Having said that, success can bring its own problems, and it appears to be doing so here. In the last month I’ve conducted a full staff survey, which has thrown up a number of issues, particularly with more junior staff and female employees. There’s a widespread feeling that potentially inappropriate behaviour is being ignored as long as the business is performing well. This includes things like poor people management, bullying, and inappropriate behaviour towards younger female employees. Perhaps most worrying is a feeling that it isn’t worth reporting this to senior management, because people think it will be ignored. This sense appears to be most acute when it comes to the top tier salespeople, and has perhaps been exacerbated by the new Heroes incentive package. There’s a feeling that they can get away with anything. This is supported by two recent calls to the whistleblower hotline, one about the behaviour of two Hero salespeople at a client entertainment event, and the other about how our top salesman behaved towards a female customer support team lead at an after-work drinks. Finally, the staff survey outlines a lack of trust in the leadership of the company, with senior staff not leading by example. There’s also a sense of a lack of delegation, and the top of the organisation being a clique.
PvV: So we have an interesting dilemma between a company that’s going places, but there are clearly some things which perhaps aren’t going quite so well. So let me ask about the company. What do you make about its trajectory to try to be number one in the market? What’s your observations?
SP: So the way I tend to think about issues like these, Peter, is this. First of all, one of the issues that we have just heard is a classic problem of the sort of trade-off between sales performance and behaviours. And we’re also hearing particularly what these days would be called issues of ethnicity, diversity and inclusions – particularly a diversity problem. And then I think about three questions: what’s the best thing for business, what’s legal or not legal, and what’s ethical and not ethical. And so you can see the dilemma here. What’s coming out of the news is, apparently, a very positive set of messages about the business, the sales performance part of the business, but we’re also hearing some quite worrying issues about behaviours.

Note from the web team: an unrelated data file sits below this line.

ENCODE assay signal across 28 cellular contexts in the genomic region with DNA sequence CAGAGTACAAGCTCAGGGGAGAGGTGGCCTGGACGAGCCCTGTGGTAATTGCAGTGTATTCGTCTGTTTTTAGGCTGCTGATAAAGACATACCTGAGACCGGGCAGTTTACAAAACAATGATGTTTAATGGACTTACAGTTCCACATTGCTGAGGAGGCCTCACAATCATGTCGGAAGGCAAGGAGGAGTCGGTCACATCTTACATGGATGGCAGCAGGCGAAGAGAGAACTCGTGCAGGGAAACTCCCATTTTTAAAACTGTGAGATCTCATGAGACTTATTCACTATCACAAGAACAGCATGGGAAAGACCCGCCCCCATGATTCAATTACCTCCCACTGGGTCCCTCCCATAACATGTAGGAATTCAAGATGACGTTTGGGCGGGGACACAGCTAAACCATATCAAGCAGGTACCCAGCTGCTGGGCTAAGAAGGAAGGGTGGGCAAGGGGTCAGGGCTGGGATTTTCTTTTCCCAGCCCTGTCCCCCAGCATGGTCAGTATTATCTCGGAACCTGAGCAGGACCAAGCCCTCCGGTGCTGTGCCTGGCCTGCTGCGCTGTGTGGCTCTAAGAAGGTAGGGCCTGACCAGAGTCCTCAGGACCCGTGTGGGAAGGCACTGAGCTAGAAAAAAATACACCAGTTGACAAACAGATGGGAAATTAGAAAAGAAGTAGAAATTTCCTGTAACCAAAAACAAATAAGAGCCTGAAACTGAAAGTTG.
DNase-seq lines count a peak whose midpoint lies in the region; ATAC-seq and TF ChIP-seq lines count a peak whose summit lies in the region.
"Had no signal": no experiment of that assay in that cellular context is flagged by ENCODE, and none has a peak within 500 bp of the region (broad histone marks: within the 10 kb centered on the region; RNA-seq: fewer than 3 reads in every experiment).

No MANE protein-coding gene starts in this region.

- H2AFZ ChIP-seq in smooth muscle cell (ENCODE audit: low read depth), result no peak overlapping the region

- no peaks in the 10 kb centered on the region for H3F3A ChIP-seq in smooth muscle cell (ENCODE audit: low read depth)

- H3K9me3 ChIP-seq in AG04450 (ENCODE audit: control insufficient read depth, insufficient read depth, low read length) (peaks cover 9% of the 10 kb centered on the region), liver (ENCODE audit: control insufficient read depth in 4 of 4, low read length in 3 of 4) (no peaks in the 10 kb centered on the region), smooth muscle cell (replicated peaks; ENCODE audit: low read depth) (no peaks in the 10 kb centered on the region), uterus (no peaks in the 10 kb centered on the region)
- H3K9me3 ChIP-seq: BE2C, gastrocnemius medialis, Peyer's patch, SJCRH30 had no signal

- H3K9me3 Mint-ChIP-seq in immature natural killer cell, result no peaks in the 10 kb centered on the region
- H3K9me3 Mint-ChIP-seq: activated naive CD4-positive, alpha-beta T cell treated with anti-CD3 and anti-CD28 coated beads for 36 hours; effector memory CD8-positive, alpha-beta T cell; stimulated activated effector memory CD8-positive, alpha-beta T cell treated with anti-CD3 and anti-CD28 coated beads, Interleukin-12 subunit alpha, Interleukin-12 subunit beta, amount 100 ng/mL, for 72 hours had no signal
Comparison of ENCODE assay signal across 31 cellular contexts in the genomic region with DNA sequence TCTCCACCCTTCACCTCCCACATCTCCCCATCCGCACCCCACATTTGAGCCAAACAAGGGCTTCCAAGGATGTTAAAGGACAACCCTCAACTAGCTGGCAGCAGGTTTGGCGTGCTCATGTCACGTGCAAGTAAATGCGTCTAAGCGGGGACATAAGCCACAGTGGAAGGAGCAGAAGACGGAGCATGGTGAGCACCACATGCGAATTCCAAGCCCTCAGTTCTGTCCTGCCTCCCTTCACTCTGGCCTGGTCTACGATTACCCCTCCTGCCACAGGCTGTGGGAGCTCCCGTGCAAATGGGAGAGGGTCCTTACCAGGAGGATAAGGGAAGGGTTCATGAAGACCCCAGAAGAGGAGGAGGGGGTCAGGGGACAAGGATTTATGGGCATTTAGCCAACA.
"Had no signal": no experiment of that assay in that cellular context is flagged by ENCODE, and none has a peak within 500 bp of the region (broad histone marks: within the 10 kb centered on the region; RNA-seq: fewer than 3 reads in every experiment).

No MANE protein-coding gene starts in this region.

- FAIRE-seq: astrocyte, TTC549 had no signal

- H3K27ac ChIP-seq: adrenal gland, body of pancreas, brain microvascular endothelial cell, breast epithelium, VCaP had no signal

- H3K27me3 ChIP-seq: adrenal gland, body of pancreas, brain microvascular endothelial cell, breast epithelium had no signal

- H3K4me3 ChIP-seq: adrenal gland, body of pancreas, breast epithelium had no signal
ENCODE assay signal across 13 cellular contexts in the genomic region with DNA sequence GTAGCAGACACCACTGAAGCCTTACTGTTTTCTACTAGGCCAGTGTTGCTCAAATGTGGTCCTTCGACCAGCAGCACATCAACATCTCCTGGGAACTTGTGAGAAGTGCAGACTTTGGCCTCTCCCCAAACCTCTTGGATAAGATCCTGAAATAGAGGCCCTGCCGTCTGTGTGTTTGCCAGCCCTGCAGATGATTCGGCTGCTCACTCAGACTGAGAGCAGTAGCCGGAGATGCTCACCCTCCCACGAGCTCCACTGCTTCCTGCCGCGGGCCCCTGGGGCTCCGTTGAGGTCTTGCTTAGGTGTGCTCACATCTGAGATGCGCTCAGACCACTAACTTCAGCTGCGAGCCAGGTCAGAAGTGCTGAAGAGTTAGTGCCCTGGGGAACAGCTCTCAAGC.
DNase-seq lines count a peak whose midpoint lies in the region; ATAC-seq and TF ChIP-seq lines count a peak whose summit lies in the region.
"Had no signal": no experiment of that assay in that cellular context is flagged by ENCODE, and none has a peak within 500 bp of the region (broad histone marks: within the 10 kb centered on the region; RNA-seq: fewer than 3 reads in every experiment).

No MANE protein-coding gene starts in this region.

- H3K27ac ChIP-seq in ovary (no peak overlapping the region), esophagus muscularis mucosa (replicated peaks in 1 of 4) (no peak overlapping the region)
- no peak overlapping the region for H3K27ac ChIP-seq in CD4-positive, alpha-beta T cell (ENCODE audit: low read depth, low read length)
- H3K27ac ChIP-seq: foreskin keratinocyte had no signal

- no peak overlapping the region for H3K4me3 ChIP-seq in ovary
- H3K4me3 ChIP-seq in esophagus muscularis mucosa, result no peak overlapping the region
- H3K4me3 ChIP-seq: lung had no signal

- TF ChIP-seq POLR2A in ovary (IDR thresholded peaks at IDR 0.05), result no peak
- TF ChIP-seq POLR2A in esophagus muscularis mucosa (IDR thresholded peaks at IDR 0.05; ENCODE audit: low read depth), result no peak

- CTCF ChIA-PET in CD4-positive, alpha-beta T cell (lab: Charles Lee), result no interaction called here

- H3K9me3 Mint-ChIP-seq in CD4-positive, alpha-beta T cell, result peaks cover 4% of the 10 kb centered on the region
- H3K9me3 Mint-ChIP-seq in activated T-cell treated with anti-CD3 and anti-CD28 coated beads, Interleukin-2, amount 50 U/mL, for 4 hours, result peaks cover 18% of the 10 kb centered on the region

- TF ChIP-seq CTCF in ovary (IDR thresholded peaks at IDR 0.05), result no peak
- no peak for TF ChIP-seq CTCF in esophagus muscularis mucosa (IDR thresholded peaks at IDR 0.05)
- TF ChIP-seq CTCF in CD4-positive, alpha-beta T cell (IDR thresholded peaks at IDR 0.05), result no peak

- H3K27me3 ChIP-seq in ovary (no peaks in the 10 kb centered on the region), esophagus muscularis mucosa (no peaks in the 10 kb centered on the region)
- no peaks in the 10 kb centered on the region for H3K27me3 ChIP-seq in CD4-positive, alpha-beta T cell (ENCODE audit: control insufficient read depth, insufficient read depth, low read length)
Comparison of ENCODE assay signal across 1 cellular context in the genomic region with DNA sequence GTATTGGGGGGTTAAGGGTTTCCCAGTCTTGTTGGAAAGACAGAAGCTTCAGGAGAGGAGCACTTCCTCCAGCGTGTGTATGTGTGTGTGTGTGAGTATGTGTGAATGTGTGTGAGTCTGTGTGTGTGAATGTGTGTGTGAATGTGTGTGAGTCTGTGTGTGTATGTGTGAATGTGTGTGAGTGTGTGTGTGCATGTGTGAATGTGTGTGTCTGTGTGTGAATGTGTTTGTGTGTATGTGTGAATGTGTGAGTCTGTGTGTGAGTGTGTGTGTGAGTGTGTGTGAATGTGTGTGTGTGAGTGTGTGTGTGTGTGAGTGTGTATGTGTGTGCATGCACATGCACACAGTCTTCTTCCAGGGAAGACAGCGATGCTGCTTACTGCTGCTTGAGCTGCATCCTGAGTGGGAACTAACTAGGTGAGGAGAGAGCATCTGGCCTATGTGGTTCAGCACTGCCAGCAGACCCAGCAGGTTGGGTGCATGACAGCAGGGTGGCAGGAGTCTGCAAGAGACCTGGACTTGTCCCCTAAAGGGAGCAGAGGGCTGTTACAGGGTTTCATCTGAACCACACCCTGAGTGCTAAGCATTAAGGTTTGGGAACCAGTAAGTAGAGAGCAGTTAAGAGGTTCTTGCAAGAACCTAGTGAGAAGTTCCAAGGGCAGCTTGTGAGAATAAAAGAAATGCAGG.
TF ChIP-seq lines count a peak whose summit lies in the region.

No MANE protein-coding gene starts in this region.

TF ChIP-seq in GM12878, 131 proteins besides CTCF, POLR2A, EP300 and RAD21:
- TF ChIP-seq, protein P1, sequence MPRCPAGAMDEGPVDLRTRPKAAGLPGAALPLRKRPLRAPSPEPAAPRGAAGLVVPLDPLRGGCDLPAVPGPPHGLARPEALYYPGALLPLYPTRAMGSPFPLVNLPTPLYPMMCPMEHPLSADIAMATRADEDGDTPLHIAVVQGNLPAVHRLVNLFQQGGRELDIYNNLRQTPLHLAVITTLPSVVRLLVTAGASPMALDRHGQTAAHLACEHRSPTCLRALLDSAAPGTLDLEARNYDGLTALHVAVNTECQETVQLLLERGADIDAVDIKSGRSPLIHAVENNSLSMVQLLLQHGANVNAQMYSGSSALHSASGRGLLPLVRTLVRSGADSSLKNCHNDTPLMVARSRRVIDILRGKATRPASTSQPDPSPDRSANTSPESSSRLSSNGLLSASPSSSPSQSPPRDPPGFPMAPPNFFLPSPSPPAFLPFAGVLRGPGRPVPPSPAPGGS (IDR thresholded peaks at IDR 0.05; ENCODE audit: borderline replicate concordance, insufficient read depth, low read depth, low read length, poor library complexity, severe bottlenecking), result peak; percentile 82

PvV: Janet, with your TUC perspective, what is your view on the compliance officer’s report?
JW: I think it’s very alarming. I think the company has a really significant problem in terms of its culture. There’s clearly a problem with the behaviour of male staff towards female staff, and also an alarming gap between the top of the organisation and the bottom. And although it’s very, very difficult to forego the opportunity for investment which has been laid out, the company doesn’t sound to me ready to expand. I feel it needs to really take stock and address the problems it has before it tries to expand, let alone taking on more staff, more sales staff. I think it needs to look at how it’s rewarding people. There’s target-related pay, sales-related pay, which is probably driving those behaviours to some extent – it doesn’t excuse them at all. And I would look at reviewing that, and reviewing the culture from top to bottom.
PvV: Isn’t this a typical kind of entrepreneurial small business growth pain as the big business issue? Or is there something more going on here?